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Luo culture discourages people from noting when a woman is pregnant for they believe that it would bring problems and troubles from jealous ancestors (Mboya, 1986). Older women and wives accompany expectant mothers throughout their pregnancy and during nativity. In this community, twins are not received very well. They believe that twins originate from the evil spirits and so they treat such cases with special attention. The twins’ parents are required to assume certain taboos. In order to prevent the calamity that may befall the twins’ parents, the community members engage in obscene dancing as well as using foul language.

Only in this way can the burden of giving birth to twins be lifted (Gay, 1981). As mentioned earlier, women receive much of the blame in case of infertility in marriage. This culture believes that infertility is as a result of blasphemy in the ancestral lineage of the woman. They believe that unless the spirits and ancestors intervene, the woman will never give birth (Gay, 1981). As can be seen, it can be argued and justifiably so that control of fertility is attributed to the mercy of the ancestors. In other words, Luo culture believes that fertility is given by the ancestors to the favored ones.

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In a more traditional setting, incest has been associated with most pregnancy complications. However, the husband including other relatives should make sure that after the woman gives birth they slaughter a goat or sheep for her where she gets to eat it at intervals. This ritual is compulsory and if one fails to honor it either the mother or the child can experience more complications even to the point of dying (Mboya, 1986). Men shouldn’t watch women giving birth unless on serious conditions. They are supposed to be far away from the scene.

If a woman gives birth traditionally, she has to sit on a stone with her legs apart where other women support her to give birth. Immediately she gives birth the child is rushed in the hut for other rituals which involve cleaning the umbilical cord and cutting part of it to be buried. This is believed to be a sign of appreciation to the ancestors (Liyong, 1972). Death Rituals It is worth noting that Luo culture performs about fourteen rituals for the dead (Wakana, 1997). Table 1 in appendix A summarizes the rituals from the first step to the last.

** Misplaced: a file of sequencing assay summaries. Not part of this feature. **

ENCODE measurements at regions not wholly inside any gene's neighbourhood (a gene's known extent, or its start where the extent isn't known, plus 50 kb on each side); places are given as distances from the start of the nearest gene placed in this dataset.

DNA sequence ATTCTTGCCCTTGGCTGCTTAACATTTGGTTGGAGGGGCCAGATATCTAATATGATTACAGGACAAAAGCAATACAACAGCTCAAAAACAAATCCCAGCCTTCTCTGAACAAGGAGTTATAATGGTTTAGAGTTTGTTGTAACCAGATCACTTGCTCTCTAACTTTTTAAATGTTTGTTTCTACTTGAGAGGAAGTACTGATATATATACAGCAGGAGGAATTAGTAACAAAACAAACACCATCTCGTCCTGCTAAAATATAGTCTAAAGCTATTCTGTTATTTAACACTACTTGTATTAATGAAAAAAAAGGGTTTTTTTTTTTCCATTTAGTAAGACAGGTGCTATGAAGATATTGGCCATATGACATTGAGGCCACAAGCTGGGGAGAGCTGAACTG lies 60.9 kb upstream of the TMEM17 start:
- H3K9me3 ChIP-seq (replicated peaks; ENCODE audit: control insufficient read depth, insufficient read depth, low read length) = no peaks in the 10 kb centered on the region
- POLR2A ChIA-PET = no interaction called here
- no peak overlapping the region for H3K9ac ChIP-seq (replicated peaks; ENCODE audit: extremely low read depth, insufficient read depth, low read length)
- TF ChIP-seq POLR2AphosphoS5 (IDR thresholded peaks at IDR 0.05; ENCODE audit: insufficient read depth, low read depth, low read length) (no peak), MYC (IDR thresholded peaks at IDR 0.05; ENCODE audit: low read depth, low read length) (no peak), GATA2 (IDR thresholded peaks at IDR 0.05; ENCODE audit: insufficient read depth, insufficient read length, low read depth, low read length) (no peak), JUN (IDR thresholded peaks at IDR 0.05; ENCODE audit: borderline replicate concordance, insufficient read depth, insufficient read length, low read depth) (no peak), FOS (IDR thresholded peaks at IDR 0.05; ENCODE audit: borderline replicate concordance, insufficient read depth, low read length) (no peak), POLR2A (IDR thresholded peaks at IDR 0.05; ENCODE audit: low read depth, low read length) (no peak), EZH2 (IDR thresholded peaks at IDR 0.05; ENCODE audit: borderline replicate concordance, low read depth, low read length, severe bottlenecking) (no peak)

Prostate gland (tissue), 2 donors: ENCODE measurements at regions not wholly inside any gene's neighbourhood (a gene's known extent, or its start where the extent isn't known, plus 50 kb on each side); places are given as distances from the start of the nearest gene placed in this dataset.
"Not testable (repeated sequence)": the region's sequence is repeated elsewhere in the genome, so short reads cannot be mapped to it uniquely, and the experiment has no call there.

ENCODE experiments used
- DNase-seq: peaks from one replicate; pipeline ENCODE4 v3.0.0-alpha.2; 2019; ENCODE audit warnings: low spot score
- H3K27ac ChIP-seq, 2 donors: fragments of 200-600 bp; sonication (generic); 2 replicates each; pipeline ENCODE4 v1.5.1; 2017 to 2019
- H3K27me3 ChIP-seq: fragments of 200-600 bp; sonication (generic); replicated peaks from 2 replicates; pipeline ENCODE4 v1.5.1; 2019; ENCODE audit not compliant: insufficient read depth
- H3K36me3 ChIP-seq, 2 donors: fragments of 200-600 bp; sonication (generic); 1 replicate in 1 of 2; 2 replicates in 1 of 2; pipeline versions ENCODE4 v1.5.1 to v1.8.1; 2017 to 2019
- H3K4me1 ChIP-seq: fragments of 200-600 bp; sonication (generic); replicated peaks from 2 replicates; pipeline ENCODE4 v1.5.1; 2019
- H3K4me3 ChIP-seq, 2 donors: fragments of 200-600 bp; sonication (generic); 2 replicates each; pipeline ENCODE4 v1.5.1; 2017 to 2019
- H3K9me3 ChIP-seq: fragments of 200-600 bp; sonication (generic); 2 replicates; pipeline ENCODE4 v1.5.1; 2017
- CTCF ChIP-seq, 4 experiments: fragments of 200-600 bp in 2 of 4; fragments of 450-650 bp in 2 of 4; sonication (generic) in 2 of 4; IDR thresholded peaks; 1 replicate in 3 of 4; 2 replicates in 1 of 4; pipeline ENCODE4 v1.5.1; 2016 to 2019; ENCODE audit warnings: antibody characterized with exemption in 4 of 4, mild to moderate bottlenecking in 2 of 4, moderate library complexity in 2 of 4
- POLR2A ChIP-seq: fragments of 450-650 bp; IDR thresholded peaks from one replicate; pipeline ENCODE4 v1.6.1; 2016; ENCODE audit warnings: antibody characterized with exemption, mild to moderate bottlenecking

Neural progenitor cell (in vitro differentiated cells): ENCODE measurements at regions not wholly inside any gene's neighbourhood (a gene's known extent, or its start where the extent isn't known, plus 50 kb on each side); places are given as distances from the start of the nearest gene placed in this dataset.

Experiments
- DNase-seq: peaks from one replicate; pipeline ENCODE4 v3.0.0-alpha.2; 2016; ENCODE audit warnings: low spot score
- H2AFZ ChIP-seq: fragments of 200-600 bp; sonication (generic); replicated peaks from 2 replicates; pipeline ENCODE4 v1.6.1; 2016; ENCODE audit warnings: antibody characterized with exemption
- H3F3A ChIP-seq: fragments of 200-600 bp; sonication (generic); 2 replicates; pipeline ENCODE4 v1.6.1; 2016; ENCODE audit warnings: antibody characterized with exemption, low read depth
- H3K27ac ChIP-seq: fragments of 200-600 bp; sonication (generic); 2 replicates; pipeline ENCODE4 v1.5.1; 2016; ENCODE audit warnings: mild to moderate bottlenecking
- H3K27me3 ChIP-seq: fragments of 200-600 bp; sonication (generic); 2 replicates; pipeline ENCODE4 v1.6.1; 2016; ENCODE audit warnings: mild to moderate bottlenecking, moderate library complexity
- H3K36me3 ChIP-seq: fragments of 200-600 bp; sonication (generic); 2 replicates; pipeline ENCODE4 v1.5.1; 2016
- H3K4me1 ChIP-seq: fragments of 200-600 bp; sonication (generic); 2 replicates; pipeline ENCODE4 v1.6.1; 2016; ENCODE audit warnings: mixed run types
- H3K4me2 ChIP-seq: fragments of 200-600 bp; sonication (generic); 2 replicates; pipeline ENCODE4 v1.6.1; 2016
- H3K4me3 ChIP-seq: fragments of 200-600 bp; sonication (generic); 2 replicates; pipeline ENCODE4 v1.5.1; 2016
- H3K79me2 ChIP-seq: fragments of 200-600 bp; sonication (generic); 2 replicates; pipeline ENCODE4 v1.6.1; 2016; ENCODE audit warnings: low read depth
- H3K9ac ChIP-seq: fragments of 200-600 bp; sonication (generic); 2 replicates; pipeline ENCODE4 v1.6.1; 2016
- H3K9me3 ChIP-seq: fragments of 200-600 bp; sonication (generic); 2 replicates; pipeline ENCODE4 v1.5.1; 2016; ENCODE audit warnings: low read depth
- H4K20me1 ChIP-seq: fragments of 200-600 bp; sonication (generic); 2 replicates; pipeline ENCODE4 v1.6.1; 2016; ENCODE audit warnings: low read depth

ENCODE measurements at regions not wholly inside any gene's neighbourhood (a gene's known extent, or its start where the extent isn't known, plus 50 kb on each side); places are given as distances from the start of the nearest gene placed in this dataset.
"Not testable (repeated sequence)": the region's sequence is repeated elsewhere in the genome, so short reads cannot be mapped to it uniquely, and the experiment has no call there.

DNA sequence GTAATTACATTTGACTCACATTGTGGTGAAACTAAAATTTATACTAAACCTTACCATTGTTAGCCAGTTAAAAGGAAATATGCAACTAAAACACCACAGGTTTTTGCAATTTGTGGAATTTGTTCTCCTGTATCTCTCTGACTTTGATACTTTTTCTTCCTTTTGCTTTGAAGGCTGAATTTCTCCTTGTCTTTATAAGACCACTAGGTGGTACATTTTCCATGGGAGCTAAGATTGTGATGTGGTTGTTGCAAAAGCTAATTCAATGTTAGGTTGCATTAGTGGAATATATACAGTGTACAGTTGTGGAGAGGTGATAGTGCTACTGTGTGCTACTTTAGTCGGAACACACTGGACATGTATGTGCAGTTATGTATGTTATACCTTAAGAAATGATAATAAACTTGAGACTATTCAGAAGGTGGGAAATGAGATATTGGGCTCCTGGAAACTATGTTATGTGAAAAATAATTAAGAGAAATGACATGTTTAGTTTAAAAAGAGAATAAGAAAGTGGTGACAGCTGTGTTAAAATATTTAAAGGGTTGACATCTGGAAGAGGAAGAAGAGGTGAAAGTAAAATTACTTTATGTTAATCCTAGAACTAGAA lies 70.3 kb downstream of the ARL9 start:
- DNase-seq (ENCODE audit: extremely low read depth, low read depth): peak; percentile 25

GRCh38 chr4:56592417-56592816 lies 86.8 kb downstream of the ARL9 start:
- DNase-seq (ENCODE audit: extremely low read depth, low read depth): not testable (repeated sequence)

Whenever a person dies women come out with long, quivering wail which is seconded by sound of drums. Strictly, the death announcement has to take place either in the morning or in the evening. Luo culture prohibits death announcement during the day although this varies across persons, age, sex and occupation (Wakana, 1997). If, for instance, a child dies in the morning the announcement follows immediately but in the case of elderly men, women have to wait until sunset to start wailing (Pritchard, 1965). The bereaved family stays throughout in the compound of the deceased until the burial day.

Other members of the community gather to console the family (Wakana, 1997). Digging of the grave takes place at round 9 p. m. and goes until 3 to 4 a. m. of the burial day (Millikin, 1906). One or two weeks after the burial cholla begins where several relatives to the deceased take their cattle to his compound at around seven o’clock in the morning. It is however important to note that this ritual is only performed for dead men. The men gather there, kill a cock without using a knife and share its pieces of meat.

They then blow horns of buffaloes and rhinoceroses (oporro) and play drums (bul) as well. These men later attract a long procession composed of more men, women and children; it becomes longer and noisier as communities sing and play the instruments even louder (Milikin, 1906). Spirituality It is believed that Christianity has penetrated the lives of Luo community hence changing some of their traditional religious beliefs. However, a greater part of Luo culture still engages in traditional rituals (Ocholla, 1980). The new Christian movements in this community are Catholicism and Protestantism.

Despite their Christian beliefs, they still belief in the intercession of their ancestors in their lives (Ocholla, 1980). Traditionally, it is believed that the ancestors reside in the sky or underground and their souls undergo transmigration either through animals or new born babies (Themes in History, 1990). In actual fact, they carry out ceremonies whenever naming of a child takes place to determine if a particular spirit has been reincarnated (Themes in History, 1990). Additionally, it is believed that the ancestral spirits communicate with the living in their dreams (Ocholla, 1980).

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